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also requires versatility. Actors need to be able to sing, dance,

perhaps play music and perform physical stunts. The show will

be 50 minutes of high energy fun. I expect that the cast will be

exhausted at the end of each performance.”

The form lends itself particularly well to plays for children

because of its action, humor, visual richness and use of music

and dance, which factored into Dweil’s choice when conceiving

a show for youth. “The language in the play is also fun, and

kids will appreciate that. There is a lot of alliteration, like the

repetition of ’C’ or ’S,’ as in the title,” Dweil explained.

Improvisation is also vital part of the style, and the

performance can quickly veer into unplanned situations. Actors

must remain alert and fleet of foot to keep the action moving

and the audiences captivated. “I’m really looking forward

to seeing the students’ input. I am going to have some high

expectations, but what they do with the characters and scenes is

really their own.”

As is often the case with comedy, there is a seam of

seriousness threaded through the play. “I don’t want to give

anything away, but amidst the cleverness and fun is often a

great opportunity for a moral lesson,” Dweil said.

The performances will be staged in area schools and

as far distant as Harrisburg, in a variety of venues that

will include modest auditoriums, black box spaces and

proscenium stages. “It is beneficial for the students to have

the practical experience of performing in so many different

environments,” Dweil said.

Dweil also cites the traveling production as part of

the college’s dedication to the community.

“Lycoming has an important

interest in Williamsport,” she

said. “We are looking for ways

to give back, and I try to use my

undergraduate theatre class as part of that.

I tell my students: You’re here for four years;

go out and see what you can do, what you can

impact. So this is another part of an ongoing

effort at the college to both get out into the

community in a positive way, and also bring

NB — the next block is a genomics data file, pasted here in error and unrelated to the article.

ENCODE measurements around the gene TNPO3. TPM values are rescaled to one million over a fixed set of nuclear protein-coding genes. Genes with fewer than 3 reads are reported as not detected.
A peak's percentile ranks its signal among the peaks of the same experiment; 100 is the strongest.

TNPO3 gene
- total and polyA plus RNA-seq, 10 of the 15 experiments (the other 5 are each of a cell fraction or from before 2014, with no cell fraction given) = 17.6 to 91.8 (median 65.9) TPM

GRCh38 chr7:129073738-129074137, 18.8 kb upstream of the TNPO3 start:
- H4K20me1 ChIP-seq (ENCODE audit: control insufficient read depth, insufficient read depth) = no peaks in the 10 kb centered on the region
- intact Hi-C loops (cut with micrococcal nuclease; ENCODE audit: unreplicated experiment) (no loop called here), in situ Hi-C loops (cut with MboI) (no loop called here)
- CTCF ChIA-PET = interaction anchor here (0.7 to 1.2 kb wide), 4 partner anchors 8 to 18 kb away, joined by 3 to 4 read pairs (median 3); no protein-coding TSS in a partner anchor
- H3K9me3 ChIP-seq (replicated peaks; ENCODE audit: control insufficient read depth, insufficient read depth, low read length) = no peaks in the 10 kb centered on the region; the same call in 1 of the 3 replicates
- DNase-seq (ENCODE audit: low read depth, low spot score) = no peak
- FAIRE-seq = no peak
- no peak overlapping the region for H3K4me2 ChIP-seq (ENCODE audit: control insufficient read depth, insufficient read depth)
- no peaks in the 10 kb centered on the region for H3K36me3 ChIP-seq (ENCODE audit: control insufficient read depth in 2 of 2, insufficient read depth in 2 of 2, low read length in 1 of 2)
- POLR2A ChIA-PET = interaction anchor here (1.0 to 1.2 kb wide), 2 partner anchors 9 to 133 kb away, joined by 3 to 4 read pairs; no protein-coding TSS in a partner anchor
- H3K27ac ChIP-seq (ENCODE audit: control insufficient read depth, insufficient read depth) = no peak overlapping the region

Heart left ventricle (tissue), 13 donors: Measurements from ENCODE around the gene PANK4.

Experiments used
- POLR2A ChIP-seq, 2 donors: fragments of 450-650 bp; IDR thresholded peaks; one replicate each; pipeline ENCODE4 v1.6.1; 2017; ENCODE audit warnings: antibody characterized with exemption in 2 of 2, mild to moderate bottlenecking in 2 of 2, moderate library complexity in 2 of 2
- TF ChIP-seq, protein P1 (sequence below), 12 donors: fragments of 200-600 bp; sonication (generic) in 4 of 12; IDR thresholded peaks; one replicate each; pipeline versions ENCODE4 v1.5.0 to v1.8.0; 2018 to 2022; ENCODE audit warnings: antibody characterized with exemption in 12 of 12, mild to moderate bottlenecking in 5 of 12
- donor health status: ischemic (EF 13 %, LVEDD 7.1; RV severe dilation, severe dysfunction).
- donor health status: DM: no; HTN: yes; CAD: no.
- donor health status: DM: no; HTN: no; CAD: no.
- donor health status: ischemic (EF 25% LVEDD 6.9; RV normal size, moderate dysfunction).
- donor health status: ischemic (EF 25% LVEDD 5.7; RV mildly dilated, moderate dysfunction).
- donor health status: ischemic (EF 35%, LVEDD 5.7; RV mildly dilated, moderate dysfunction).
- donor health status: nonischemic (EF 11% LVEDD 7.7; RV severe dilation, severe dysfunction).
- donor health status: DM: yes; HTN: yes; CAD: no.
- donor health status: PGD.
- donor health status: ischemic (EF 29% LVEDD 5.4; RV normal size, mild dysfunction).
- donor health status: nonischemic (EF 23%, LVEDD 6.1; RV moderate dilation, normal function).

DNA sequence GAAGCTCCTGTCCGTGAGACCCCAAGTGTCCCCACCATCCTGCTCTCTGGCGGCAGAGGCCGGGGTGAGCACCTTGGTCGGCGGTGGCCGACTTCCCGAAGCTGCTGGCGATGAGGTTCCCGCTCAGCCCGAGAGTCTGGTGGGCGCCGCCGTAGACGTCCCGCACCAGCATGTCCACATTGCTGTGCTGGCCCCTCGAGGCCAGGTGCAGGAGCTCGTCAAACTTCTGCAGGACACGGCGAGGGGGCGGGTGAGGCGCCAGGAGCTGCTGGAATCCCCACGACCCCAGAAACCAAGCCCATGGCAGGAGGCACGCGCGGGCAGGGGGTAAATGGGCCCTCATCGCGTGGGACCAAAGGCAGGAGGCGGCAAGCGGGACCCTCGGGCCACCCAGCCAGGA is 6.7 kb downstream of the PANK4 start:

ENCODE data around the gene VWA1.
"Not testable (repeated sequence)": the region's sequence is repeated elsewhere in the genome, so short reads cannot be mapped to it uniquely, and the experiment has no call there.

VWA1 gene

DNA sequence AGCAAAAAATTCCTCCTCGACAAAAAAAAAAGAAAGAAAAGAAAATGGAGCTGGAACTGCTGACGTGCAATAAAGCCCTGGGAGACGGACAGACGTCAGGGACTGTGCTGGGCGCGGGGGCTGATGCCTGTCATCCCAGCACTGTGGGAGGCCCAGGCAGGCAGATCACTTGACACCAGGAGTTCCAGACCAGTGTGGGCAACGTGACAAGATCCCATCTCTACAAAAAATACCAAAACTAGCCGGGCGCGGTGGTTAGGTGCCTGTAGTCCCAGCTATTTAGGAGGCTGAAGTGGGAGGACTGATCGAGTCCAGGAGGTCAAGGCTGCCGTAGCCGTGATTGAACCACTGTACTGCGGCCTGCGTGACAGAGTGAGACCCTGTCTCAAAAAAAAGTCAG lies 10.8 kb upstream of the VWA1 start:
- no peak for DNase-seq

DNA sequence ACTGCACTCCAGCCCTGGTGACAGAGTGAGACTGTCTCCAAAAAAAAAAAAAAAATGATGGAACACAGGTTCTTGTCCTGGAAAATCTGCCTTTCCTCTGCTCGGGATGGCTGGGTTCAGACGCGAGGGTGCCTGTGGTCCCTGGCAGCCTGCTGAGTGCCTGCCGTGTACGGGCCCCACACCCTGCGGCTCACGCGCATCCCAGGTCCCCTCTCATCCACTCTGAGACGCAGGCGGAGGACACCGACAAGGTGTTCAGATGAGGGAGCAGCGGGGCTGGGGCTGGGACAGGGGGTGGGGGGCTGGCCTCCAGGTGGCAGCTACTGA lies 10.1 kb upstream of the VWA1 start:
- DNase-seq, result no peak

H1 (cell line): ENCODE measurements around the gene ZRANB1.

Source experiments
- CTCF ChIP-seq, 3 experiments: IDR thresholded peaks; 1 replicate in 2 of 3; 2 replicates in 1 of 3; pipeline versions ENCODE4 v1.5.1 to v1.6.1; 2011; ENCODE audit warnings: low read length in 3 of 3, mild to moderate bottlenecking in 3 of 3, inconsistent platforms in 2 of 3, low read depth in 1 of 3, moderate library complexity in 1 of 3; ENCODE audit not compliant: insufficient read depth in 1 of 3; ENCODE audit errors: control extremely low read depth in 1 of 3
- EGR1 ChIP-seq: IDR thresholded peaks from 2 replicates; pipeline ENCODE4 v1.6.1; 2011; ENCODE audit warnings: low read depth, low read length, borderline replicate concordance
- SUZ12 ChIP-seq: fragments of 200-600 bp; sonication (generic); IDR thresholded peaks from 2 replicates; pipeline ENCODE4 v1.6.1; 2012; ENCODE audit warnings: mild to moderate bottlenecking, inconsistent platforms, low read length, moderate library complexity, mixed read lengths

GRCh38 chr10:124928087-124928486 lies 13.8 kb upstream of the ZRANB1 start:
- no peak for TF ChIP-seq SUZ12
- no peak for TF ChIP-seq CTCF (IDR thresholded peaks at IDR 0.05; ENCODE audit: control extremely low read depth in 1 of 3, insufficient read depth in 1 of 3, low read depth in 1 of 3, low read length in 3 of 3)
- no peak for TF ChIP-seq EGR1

the community here into the college.”

theatre for the people, commedia dell’arte is loaded

with pranks, pratfalls, outlandish masks and striking

costumes. It flourished first in Italy in the 16th century,

where some of the first professional theatre troupes created the

art form and performed it on the streets of Verona, Mantua and


Though debate still simmers as to whether it sprang directly

from roving bands of medieval players, or if its origins harken

all the way back to the farces of republican Rome, one sure

thing is that the commedia weaved perennial storylines and

characters –– thwarted lovers, meddlesome old cranks, self-

important blowhards and mischievous scamps –– into a unique

pageantry that could melt the resistance of all but the dourest


Now, a Lycoming professor has put together a contemporary

production that she will share with area schools in the spring.

Tiffany T. Dweil, visiting assistant professor of theatre, wrote

and is directing “A Saucy Sausage Sandwich, A Commedia

dell’Arte Theatre for Youth.”

“The play has big characters, based on some of the classic

commedia dell’arte archetypes, like the crafty Pulcinella and

Isabella, the forlorn lover,” Dweil said. “It’s a challenge for

the actors, and so it’s great for our students. There is a lot of

physical acting, slapstick and over-the-top exaggeration.”

Song, dance and healthy doses of madcap hijinks

were all part of the stock-in-trade for commedia

performers, and Dweil’s show is true to that


“This piece is going

to be physically

demanding in terms

of the acrobatics and

the flexibility required

to pull it off,” Dweil said. “I told my

students that they had better start

doing some yoga if they want

to be in it! It

A Saucy Sausage Sandwich